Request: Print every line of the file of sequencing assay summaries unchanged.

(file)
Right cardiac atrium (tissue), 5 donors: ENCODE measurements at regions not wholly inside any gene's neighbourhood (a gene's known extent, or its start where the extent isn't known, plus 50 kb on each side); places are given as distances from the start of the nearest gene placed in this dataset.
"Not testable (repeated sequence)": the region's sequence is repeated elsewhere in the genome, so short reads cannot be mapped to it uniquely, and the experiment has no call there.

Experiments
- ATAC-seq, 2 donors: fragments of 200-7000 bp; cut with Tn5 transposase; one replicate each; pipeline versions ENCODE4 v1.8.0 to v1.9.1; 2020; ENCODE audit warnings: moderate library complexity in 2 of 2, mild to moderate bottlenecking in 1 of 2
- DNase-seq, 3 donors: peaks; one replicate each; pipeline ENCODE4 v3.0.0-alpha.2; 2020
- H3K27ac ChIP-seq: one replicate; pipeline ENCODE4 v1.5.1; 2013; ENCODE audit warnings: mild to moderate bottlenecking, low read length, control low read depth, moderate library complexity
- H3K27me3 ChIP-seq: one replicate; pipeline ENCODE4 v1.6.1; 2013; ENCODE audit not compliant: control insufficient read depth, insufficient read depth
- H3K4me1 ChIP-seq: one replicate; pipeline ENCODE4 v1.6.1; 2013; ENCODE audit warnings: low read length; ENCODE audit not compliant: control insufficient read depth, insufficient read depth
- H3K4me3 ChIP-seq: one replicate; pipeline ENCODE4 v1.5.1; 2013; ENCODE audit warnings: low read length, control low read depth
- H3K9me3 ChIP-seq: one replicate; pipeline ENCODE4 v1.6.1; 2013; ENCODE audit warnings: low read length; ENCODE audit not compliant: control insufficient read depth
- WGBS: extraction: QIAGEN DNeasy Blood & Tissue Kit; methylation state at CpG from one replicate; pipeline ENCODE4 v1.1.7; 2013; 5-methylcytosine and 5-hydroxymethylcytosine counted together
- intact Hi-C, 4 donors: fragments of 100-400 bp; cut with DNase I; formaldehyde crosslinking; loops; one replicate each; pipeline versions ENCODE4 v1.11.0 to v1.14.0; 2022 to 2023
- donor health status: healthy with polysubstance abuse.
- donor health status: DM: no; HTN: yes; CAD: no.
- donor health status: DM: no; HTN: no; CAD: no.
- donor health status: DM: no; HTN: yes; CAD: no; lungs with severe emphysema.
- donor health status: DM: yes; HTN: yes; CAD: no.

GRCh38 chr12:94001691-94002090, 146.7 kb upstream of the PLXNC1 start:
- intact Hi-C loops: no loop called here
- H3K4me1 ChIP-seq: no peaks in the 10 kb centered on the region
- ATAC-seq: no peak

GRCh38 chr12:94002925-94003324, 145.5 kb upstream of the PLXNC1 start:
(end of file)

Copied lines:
Right cardiac atrium (tissue), 5 donors: ENCODE measurements at regions not wholly inside any gene's neighbourhood (a gene's known extent, or its start where the extent isn't known, plus 50 kb on each side); places are given as distances from the start of the nearest gene placed in this dataset.
"Not testable (repeated sequence)": the region's sequence is repeated elsewhere in the genome, so short reads cannot be mapped to it uniquely, and the experiment has no call there.

Experiments
- ATAC-seq, 2 donors: fragments of 200-7000 bp; cut with Tn5 transposase; one replicate each; pipeline versions ENCODE4 v1.8.0 to v1.9.1; 2020; ENCODE audit warnings: moderate library complexity in 2 of 2, mild to moderate bottlenecking in 1 of 2
- DNase-seq, 3 donors: peaks; one replicate each; pipeline ENCODE4 v3.0.0-alpha.2; 2020
- H3K27ac ChIP-seq: one replicate; pipeline ENCODE4 v1.5.1; 2013; ENCODE audit warnings: mild to moderate bottlenecking, low read length, control low read depth, moderate library complexity
- H3K27me3 ChIP-seq: one replicate; pipeline ENCODE4 v1.6.1; 2013; ENCODE audit not compliant: control insufficient read depth, insufficient read depth
- H3K4me1 ChIP-seq: one replicate; pipeline ENCODE4 v1.6.1; 2013; ENCODE audit warnings: low read length; ENCODE audit not compliant: control insufficient read depth, insufficient read depth
- H3K4me3 ChIP-seq: one replicate; pipeline ENCODE4 v1.5.1; 2013; ENCODE audit warnings: low read length, control low read depth
- H3K9me3 ChIP-seq: one replicate; pipeline ENCODE4 v1.6.1; 2013; ENCODE audit warnings: low read length; ENCODE audit not compliant: control insufficient read depth
- WGBS: extraction: QIAGEN DNeasy Blood & Tissue Kit; methylation state at CpG from one replicate; pipeline ENCODE4 v1.1.7; 2013; 5-methylcytosine and 5-hydroxymethylcytosine counted together
- intact Hi-C, 4 donors: fragments of 100-400 bp; cut with DNase I; formaldehyde crosslinking; loops; one replicate each; pipeline versions ENCODE4 v1.11.0 to v1.14.0; 2022 to 2023
- donor health status: healthy with polysubstance abuse.
- donor health status: DM: no; HTN: yes; CAD: no.
- donor health status: DM: no; HTN: no; CAD: no.
- donor health status: DM: no; HTN: yes; CAD: no; lungs with severe emphysema.
- donor health status: DM: yes; HTN: yes; CAD: no.

GRCh38 chr12:94001691-94002090, 146.7 kb upstream of the PLXNC1 start:
- intact Hi-C loops: no loop called here
- H3K4me1 ChIP-seq: no peaks in the 10 kb centered on the region
- ATAC-seq: no peak

GRCh38 chr12:94002925-94003324, 145.5 kb upstream of the PLXNC1 start: